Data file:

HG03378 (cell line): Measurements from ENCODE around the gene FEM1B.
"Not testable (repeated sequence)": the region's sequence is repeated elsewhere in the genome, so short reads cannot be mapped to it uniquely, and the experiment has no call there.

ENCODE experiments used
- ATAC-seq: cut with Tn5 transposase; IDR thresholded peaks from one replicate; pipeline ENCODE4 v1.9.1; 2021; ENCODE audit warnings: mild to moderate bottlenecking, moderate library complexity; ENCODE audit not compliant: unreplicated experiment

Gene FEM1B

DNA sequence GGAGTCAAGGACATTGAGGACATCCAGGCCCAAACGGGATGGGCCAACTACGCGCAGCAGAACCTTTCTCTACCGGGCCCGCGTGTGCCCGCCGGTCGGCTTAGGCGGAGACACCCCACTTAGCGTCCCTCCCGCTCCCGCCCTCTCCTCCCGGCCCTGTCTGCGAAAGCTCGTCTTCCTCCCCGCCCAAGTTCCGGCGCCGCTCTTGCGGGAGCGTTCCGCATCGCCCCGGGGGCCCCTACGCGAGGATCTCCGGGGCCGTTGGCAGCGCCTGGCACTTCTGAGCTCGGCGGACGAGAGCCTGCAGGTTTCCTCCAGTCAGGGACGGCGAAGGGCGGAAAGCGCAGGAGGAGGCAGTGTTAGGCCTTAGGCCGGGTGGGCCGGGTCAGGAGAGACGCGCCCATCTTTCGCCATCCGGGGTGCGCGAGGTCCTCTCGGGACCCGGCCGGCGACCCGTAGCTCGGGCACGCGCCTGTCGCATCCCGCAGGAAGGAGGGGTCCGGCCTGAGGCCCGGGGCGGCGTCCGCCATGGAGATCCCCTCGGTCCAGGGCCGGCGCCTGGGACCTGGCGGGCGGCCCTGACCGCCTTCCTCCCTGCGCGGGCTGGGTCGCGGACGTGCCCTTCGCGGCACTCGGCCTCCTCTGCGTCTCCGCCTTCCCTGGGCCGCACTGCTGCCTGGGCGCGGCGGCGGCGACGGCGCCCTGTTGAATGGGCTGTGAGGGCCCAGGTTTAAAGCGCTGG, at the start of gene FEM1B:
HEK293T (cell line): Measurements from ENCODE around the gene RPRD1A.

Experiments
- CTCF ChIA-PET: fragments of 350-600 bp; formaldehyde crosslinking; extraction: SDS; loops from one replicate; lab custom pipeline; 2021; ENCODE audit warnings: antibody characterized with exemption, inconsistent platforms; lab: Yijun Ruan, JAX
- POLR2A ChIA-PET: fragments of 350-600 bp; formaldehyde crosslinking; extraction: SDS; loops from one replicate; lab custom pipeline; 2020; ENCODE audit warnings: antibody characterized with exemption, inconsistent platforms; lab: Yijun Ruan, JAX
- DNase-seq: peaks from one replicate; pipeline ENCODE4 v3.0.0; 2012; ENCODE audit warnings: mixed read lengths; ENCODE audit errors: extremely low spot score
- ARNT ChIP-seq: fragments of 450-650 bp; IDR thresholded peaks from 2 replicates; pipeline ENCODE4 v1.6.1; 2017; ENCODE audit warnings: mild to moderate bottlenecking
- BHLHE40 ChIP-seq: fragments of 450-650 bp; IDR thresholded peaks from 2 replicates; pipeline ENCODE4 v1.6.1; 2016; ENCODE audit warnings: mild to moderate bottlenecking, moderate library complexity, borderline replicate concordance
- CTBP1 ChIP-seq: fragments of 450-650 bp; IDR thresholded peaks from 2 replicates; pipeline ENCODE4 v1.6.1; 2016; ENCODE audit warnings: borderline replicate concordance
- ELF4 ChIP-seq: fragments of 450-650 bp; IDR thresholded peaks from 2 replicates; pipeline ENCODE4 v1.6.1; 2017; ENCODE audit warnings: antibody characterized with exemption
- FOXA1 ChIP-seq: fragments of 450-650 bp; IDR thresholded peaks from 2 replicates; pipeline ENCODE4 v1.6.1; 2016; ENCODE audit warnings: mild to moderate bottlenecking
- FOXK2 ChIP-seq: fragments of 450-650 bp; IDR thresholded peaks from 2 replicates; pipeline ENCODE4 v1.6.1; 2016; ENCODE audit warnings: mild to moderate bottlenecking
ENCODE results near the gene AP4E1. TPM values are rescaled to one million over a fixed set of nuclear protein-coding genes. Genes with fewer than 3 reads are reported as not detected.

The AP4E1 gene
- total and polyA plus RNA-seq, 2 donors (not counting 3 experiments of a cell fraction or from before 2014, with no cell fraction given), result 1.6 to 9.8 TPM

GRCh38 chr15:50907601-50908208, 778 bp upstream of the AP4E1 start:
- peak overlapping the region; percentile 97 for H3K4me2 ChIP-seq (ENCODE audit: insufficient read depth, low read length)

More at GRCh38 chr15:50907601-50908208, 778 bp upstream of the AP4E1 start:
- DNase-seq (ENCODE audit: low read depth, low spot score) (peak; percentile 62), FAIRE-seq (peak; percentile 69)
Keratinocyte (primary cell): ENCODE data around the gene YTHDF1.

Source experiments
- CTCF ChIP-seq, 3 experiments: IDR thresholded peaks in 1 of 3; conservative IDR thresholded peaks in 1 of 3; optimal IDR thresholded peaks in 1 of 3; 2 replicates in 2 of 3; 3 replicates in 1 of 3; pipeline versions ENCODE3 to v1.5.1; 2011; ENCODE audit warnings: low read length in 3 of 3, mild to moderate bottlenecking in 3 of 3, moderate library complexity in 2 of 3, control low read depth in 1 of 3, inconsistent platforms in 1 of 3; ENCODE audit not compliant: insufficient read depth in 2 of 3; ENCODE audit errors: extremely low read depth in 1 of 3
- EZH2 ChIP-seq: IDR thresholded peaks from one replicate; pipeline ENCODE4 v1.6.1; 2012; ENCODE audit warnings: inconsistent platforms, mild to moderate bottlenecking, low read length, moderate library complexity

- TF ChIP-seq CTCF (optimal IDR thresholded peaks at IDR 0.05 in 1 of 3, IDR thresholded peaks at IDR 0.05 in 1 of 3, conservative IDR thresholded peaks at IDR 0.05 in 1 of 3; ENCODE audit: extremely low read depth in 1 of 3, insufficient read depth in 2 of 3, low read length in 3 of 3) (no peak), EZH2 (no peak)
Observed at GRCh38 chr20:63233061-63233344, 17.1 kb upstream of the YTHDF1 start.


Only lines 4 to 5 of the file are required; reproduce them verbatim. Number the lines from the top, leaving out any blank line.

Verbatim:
- ATAC-seq: cut with Tn5 transposase; IDR thresholded peaks from one replicate; pipeline ENCODE4 v1.9.1; 2021; ENCODE audit warnings: mild to moderate bottlenecking, moderate library complexity; ENCODE audit not compliant: unreplicated experiment

Gene FEM1B